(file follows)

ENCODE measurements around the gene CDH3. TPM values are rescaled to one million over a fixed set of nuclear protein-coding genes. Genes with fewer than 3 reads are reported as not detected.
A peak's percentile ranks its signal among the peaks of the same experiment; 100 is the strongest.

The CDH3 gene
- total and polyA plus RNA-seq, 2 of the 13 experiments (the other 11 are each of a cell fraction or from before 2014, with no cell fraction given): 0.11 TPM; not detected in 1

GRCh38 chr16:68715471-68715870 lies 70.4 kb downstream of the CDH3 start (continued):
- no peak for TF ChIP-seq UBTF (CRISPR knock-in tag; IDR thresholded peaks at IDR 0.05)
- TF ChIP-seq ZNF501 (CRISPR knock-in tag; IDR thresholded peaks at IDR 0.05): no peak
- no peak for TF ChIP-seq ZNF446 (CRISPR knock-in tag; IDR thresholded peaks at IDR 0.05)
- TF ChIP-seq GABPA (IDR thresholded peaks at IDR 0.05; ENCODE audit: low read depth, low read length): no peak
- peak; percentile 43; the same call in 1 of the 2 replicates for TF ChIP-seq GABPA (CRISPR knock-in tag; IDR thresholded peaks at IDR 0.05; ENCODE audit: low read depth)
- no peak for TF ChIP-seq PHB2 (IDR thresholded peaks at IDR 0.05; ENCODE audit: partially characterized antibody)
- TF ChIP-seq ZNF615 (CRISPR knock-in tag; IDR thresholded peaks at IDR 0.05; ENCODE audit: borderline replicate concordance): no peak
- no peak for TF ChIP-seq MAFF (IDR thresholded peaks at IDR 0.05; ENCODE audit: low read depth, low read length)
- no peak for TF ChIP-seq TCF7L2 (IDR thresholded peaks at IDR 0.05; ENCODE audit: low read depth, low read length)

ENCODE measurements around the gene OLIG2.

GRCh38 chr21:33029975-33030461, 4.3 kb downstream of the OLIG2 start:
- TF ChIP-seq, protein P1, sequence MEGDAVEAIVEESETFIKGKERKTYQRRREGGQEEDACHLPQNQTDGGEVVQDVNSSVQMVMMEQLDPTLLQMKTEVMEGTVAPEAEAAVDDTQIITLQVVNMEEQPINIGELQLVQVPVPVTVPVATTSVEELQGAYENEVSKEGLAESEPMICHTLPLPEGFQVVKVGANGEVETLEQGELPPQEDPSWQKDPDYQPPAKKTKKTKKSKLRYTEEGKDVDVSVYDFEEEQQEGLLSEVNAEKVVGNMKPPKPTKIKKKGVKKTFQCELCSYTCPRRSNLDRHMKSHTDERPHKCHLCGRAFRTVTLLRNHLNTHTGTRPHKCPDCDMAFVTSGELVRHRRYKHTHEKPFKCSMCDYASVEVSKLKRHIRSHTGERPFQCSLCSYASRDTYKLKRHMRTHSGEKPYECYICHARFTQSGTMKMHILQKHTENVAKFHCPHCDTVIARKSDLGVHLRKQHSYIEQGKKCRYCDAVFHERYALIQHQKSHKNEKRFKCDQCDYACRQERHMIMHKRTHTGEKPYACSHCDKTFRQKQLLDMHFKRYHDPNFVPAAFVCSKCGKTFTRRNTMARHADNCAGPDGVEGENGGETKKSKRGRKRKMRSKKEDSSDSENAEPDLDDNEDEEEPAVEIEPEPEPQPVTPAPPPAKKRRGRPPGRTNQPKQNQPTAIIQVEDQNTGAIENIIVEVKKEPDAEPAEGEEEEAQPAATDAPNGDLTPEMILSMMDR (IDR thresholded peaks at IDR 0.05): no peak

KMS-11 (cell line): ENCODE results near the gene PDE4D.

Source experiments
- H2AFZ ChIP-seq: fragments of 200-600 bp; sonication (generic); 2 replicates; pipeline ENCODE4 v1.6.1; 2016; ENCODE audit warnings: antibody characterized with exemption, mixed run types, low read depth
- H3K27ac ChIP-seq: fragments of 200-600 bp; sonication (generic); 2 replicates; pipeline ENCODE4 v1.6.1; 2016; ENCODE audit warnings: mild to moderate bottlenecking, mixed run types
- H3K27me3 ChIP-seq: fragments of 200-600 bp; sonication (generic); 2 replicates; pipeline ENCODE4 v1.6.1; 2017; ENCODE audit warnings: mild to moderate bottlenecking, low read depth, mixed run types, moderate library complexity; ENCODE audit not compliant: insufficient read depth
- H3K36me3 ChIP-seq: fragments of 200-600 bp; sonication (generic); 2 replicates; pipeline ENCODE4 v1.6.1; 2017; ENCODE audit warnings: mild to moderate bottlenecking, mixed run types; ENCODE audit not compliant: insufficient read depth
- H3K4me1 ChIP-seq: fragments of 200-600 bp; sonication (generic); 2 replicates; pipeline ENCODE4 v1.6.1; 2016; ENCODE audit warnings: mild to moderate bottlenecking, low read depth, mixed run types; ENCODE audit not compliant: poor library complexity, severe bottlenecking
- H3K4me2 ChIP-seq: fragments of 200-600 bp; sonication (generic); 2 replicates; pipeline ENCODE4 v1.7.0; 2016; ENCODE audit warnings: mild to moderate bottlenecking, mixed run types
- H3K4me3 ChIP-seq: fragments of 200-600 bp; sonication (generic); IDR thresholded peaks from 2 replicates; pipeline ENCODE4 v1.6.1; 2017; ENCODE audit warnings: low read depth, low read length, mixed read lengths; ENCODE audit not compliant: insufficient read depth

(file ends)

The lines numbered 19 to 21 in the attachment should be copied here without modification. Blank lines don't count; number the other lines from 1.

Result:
Source experiments
- H2AFZ ChIP-seq: fragments of 200-600 bp; sonication (generic); 2 replicates; pipeline ENCODE4 v1.6.1; 2016; ENCODE audit warnings: antibody characterized with exemption, mixed run types, low read depth
- H3K27ac ChIP-seq: fragments of 200-600 bp; sonication (generic); 2 replicates; pipeline ENCODE4 v1.6.1; 2016; ENCODE audit warnings: mild to moderate bottlenecking, mixed run types